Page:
Gender, Development and Disasters

Gender, Development and Disasters

Sarah Bradshaw

Sarah Bradshaw critically examines key notions, such as gender, vulnerability, risk, and humanitarianism, underpinning development and disaster discourse. Case studies are used to demonstrate how disasters are experienced individually and collectively as gendered events. Through consideration of processes to engender development, it problematizes women’s inclusion in disaster response and reconstruction. The study highlights that while women are now central to both disaster response and development, tackling gender inequality is not. By critically reflecting on gendered disaster response and the gendered impact of disasters on processes of development, it exposes some important lessons for future policy.

Chapter 5: Humanitarianism and humanitarian relief

Sarah Bradshaw

Subjects: development studies, development studies, family and gender policy, environment, disasters, environmental sociology, social policy and sociology, family and gender policy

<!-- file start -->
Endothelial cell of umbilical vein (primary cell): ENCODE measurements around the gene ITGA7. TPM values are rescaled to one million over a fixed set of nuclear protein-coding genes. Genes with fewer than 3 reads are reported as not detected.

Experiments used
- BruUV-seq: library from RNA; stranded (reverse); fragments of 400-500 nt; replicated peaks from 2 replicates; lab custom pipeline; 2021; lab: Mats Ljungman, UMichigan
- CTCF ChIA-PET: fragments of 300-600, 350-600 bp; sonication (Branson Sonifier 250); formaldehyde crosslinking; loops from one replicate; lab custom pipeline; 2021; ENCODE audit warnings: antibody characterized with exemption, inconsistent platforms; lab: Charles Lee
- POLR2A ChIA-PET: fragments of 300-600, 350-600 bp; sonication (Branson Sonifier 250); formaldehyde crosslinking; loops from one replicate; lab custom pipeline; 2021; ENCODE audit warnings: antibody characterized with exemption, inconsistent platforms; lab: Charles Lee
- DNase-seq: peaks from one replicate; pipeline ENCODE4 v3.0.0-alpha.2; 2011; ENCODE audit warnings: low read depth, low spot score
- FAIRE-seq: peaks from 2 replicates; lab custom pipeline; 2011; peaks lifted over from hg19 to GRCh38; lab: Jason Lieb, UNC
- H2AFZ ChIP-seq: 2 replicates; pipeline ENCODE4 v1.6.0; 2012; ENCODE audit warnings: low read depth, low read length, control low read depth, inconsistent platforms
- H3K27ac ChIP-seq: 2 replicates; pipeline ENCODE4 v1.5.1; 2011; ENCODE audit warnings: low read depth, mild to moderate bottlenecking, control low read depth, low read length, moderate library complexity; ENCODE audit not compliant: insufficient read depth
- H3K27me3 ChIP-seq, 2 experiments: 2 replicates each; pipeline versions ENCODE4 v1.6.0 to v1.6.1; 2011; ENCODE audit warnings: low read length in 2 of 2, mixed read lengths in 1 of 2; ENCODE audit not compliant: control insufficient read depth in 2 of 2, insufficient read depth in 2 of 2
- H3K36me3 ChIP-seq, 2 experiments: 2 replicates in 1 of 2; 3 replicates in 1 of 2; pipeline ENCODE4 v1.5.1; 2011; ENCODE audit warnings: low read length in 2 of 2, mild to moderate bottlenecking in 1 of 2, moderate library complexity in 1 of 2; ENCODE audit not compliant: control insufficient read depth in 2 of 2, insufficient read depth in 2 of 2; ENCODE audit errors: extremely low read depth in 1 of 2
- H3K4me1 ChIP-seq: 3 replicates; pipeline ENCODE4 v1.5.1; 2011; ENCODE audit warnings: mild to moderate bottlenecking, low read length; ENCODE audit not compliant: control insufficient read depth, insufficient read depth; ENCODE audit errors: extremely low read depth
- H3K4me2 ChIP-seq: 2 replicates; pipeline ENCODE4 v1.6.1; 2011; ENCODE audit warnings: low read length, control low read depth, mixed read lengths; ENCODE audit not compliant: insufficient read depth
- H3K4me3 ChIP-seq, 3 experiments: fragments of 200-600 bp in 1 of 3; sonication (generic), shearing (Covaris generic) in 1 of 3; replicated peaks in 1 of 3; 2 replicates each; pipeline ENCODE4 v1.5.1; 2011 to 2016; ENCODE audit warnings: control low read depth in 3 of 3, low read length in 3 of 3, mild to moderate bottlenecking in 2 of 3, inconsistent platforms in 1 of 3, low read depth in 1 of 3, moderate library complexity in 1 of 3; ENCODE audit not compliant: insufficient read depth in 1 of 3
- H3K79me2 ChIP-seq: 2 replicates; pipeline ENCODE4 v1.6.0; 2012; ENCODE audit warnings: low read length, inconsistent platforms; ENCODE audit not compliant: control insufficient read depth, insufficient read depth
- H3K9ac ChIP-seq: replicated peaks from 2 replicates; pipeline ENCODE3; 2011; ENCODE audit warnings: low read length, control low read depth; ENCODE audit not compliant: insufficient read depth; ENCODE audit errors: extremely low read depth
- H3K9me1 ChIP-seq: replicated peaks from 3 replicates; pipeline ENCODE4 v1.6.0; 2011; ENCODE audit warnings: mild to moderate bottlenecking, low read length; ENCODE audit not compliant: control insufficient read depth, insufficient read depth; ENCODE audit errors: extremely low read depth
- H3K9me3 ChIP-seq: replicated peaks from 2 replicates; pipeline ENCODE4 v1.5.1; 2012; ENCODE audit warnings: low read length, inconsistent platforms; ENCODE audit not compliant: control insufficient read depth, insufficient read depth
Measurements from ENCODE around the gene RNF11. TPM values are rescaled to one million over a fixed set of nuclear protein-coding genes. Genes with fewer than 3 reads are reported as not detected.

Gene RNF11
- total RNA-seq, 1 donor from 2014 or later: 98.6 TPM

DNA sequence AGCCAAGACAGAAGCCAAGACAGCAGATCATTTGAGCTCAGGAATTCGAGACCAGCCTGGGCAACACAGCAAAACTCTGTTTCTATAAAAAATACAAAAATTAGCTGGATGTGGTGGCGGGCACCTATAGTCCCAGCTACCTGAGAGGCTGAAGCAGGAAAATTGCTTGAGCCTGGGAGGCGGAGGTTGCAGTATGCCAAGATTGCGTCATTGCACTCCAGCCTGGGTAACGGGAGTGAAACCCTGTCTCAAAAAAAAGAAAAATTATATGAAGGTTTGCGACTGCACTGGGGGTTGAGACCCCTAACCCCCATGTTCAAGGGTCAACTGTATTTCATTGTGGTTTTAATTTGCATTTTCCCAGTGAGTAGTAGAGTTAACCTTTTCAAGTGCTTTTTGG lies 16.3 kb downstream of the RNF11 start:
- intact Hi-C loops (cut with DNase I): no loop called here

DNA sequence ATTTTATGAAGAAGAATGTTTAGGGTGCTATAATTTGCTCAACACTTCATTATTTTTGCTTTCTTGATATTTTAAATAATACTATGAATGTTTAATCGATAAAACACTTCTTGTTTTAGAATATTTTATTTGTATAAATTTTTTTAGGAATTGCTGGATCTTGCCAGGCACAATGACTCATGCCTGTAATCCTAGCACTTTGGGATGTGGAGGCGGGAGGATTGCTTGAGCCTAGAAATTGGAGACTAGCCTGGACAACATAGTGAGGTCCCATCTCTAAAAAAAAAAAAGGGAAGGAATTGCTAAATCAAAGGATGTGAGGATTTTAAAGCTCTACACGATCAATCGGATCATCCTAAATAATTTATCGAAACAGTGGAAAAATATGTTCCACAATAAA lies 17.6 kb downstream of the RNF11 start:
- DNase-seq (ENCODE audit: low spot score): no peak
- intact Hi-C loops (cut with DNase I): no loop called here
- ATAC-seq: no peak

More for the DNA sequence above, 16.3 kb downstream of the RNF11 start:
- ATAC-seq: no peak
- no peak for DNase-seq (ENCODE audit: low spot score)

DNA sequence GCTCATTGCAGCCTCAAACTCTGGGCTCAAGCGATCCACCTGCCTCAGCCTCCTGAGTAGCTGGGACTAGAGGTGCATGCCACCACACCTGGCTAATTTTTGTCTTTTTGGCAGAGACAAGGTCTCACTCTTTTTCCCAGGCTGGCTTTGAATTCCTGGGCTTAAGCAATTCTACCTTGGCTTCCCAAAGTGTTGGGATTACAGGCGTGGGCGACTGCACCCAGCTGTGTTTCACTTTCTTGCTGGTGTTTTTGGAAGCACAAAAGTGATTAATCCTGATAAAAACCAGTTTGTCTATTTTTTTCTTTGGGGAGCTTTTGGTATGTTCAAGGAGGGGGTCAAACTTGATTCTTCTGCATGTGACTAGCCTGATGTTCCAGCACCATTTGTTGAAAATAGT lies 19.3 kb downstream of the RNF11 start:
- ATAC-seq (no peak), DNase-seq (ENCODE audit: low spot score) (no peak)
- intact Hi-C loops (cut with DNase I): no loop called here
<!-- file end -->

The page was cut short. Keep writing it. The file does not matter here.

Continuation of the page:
Relief aid given immediately after an event aims to save lives, keep those saved alive, and alleviate extreme suffering. It is usually constructed as driven by some notion of a moral duty to respond to the suffering of humanity, that is, to respond to all sufferers, regardless of how distant, and regardless of nationality or politics, religion or culture. As the politics of aid discussed in the previous chapter highlights, the idea that the response immediately after an event is apolitical and equal for all is questionable. Yet notions of neutrality and universalism are what inform the idea of humanitarianism, which underpins the relief period. While the idea of humanitarianism has a long tradition, events in the 1990s, in particular, highlighted problems with the traditional or classical view of humanitarian aid, which led to changes in how aid giving is practised on the ground. The changing face of humanitarianism has allowed it to emerge as an extremely valuable public relations tool for international actors involved in conflicts, and can either be read as suggesting a move to a more ethical or moral foreign policy (Chandler 2001) or, conversely, as embedding humanitarianism on the margins of contemporary war (Mills 2005). This chapter will explore the changing conceptualisation of humanitarianism and consider what this means for relief efforts post disaster in the developing world. Much of the debate on humanitarianism has related to the post-conflict context but, as this chapter will demonstrate, not only do ‘natural’ disasters and conflicts combine to produce complex political emergencies,

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